Alan Jouban Cuts Weight Before UFC Vegas; Talks Flipping The Switch + Focusing His Aggression

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MMA H.E.A.T.’s Karyn Bryant caught up with UFC Welterweight Alan Jouban and heard what he had to say about his upcoming fight with Belal Muhammad, set for UFC Vegas on July 7th during International Fight Week. The MMA H.E.A.T. Podcast partner talks about flipping the switch into fight mode, focusing his aggression and dialing into HIS fight (not his opponent’s), cutting weight in light of the new early weigh-in option and more.

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About The Author

MMA H.E.A.T. is a headline-making production company dedicated to covering the emerging sport of Mixed Martial Arts. Hosted by FOX Sports anchor and former CNN anchor, Karyn Bryant, our content ranges from intimate fighter interviews, to event coverage (UFC, Bellator, WSOF, RUFF), to technique instruction and beyond. Success in MMA is the result of four core elements: Heart. Endurance. Aggression. Technique.™ Our unique magazine style series celebrates all of these pieces of the MMA fighting puzzle in a way that fans love. MMA H.E.A.T. is headquartered in Los Angeles, California and operates worldwide through partnerships and affiliates. It was co-founded by Wade Eck and Karyn Bryant.

27 Comments on "Alan Jouban Cuts Weight Before UFC Vegas; Talks Flipping The Switch + Focusing His Aggression"

  1. Having more energy one can expend is not a bad thing even though it may sound like one.. wait a minute. lol Sticking close to one's fighting weight is the most healthy thing a fighter can do along with working out year round.

  2. Karen, you know I am a big fan, but I believe you are supporting the "party line" on weigh-ins. I don’t believe that you think the current weigh-in system supports true weight classes.

    The weight classes are truly non-existent. Fighters should have to make weight upon entering the octagon. Today, a fighter can "make weight" but enter the octagon 20 or 30 pounds heavier at fight time? Ridiculous and unfair. Having hydration testing AND weigh-ins at fight time is the best way to protect fighter's health and make the sport truly respectable and with real competition amongst fighters of the same weight.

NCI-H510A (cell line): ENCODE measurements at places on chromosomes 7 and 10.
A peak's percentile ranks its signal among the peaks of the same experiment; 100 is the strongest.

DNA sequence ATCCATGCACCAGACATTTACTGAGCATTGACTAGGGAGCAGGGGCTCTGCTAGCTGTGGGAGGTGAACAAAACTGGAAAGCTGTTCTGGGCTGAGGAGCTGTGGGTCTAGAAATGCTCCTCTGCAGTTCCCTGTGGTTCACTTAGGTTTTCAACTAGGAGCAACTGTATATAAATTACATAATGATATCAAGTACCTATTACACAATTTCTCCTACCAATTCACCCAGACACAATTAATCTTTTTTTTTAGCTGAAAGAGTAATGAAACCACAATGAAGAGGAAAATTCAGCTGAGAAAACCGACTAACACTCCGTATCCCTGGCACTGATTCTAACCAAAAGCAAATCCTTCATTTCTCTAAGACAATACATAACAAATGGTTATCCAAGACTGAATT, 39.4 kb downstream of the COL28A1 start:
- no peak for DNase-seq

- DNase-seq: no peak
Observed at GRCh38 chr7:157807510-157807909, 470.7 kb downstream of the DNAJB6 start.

Now they are allowing fighters to weigh-in even earlier on the day before the fight. Ridiculous. Weight classes do NOT exist.

    • people do that anyway. this is the safest way possible. people will cut weight and dehydrate no matter what and the safest thing one can do is give there brains the 72 hours needed to rehydrate after a cut. or as close as possible. weighing in right before the fight is impossible. it would make things very wierd cause if a fighter missed weight (which would happen a lot under this system) what would you do? plus now the fighters can't even hydrate or eat fully before they get into the cage for fears of not makeing weight. the best option by far is letting them cut but giving them more time to hydrate there brain. this didn't lead to harder weight cuts, nothing changes.

    • Isaiah, great thoughts and I know this is not easy. But I want to avoid the hazards of weight cutting that you so clearly point out.

      Your points and concerns show that the system is broken. Severe dehydration should never be allowed. It is insane.

      That is why my plan would be much better for fighters. If fighters were tested for hydration minutes before the fight, they couldn't be draining their bodies to make weight. This would force them to be in their appropriate higher weight classes AND be hydrated at fight time.

      But weighing in right before the fight is definitely possible and would make things truly fair. Right now, there are no weight classes technically as fighters enter the octagon sometimes weighing 20 to 30 pounds different. This ruins the legitimacy of the sport.

      We need to force the sport to be more professional with regard to this.

      But Isaiah, great to be having this discussion with you.

    • +Chris Whalen, CPA again you deal with issues of opponents missing weight the day of the fight and what that means. That system has been tried and it hasn't been any better for the fighters. Sometimes fighters still cut weight as well. But nice talk. I think this system is the best possible decision by the ufc and much better then a 24 hour weigh in. I would have then do it 72 hours before the fights but that's just me.

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